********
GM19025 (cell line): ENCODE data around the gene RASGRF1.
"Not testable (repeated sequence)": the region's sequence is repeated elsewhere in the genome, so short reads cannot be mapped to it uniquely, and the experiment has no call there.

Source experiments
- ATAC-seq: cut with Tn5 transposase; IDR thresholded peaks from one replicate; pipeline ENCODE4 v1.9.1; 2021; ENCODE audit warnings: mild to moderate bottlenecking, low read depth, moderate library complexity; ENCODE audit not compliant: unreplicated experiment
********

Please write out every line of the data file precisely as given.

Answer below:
GM19025 (cell line): ENCODE data around the gene RASGRF1.
"Not testable (repeated sequence)": the region's sequence is repeated elsewhere in the genome, so short reads cannot be mapped to it uniquely, and the experiment has no call there.

Source experiments
- ATAC-seq: cut with Tn5 transposase; IDR thresholded peaks from one replicate; pipeline ENCODE4 v1.9.1; 2021; ENCODE audit warnings: mild to moderate bottlenecking, low read depth, moderate library complexity; ENCODE audit not compliant: unreplicated experiment